Community health center leaders are concerned that the Biden administration yesterday asked, but did not order, the U.S. Health and Human Services Department (HHS) to postpone tomorrow’s scheduled implementation of a controversial Trump administration final rule that will require health centers to provide insulin and injectable epinephrine to low-income patients at the price centers pay for those drugs under the 340B program.
The new administration yesterday sent a memo to U.S. Health and Human Services (HHS) Acting Secretary Norris Cochran and all other heads of federal executive departments and agencies about how to handle new or pending rules written by the Trump administration. It asks department and agency heads only to “consider” postponing for 60 days the effective date of rules that the last administration published in the Federal Register but that have not yet taken effect, and to “consider” opening a 30-day public comment period for such rules.
Health center leaders had hoped the new administration would have required that such rules be postponed. Tomorrow Jan. 22 is the effective date of the controversial Trump administration final rule that will force health centers to pass all their 340B program savings on insulin and epinephrine autoinjectors to low-income, uninsured, and underinsured patients.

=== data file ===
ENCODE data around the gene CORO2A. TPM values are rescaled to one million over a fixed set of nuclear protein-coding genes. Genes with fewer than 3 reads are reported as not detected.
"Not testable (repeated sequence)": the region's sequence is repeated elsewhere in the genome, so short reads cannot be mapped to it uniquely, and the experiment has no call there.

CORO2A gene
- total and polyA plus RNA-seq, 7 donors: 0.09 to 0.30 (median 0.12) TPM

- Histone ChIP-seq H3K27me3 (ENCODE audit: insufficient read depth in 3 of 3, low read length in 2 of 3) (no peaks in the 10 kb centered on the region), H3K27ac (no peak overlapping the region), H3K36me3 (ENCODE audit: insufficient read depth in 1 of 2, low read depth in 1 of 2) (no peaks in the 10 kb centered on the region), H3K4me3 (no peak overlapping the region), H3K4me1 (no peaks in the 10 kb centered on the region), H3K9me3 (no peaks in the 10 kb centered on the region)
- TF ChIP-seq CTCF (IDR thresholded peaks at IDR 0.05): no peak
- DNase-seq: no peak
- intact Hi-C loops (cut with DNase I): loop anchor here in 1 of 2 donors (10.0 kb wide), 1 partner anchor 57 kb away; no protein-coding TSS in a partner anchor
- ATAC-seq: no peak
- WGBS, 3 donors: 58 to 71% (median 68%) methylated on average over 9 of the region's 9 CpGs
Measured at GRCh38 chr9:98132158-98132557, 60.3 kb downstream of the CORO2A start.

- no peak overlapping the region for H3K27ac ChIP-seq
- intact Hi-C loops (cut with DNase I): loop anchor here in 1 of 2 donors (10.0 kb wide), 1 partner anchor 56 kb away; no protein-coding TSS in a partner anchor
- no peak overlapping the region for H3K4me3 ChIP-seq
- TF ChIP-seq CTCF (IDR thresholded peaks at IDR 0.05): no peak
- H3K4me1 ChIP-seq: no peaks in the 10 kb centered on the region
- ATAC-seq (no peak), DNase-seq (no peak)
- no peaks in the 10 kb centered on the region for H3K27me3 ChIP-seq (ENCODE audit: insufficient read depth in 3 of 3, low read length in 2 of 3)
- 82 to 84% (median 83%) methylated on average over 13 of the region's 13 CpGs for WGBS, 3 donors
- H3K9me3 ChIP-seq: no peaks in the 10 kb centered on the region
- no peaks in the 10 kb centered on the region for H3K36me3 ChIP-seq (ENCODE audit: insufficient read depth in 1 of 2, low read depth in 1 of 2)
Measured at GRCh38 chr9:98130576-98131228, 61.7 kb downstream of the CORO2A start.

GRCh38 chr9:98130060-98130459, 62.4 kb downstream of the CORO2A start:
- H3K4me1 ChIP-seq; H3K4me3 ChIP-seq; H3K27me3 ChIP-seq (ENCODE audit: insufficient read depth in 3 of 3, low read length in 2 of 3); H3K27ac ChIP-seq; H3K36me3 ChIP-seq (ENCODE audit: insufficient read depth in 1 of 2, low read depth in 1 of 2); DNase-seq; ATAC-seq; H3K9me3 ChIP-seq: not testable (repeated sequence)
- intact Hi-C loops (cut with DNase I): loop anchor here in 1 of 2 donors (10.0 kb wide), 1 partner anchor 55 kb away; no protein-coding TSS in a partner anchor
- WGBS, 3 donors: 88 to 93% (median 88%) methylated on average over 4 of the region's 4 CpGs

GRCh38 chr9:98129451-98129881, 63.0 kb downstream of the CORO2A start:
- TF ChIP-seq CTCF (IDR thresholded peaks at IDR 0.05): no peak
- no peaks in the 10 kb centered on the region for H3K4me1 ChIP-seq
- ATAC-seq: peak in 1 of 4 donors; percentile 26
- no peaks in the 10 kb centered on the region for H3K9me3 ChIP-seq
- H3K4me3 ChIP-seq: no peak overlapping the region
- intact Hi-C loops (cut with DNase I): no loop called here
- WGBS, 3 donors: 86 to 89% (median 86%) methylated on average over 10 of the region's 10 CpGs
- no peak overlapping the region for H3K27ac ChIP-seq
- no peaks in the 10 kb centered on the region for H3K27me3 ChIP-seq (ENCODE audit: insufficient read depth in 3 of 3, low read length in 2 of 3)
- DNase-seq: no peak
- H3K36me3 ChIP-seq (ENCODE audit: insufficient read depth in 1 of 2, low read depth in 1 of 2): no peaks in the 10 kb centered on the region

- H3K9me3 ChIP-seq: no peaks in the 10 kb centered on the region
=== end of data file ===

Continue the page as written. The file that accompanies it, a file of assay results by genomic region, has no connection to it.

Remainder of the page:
Health centers say they agree something must be done to make insulin more affordable for patients. But, they say, taking away their 340B savings on insulin is not the solution. In September, 104 U.S. House Democrats asked U.S. Health and Human Services (HHS) Secretary Alex Azar to rescind or not implement former President Trump’s July executive order requiring community health centers to pass along all 340B savings on insulin and injectable epinephrine to low-income patients.
The Biden administration’s regulatory freeze memo came late yesterday afternoon, with the federal government closed for the inauguration and with new acting leaders installed just an hour or two earlier at both HHS and the U.S. Health Resources and Services Administration (HRSA). Health centers leaders had only last night and have only today to lean on HHS Acting Secretary Cochran and HRSA Acting Administrator Diane Espinosa to postpone the 340B insulin regulation.
“Health centers already ensure that uninsured and underinsured patients receive the insulin and epinephrine they are prescribed, regardless of ability to pay, and can ill-afford to implement an unnecessary, complex, and in many cases unworkable system as they continue to fight the COVID-19 pandemic and vaccinate the public,” attorney Jason Reddish, who represents health centers, told 340B Report late yesterday. “We certainly expect that the Biden administration will suspend the January 22 effective date of the rule rushed out in December and consider the many serious concerns raised by stakeholders and commenters about the rule and the executive order that led to it.”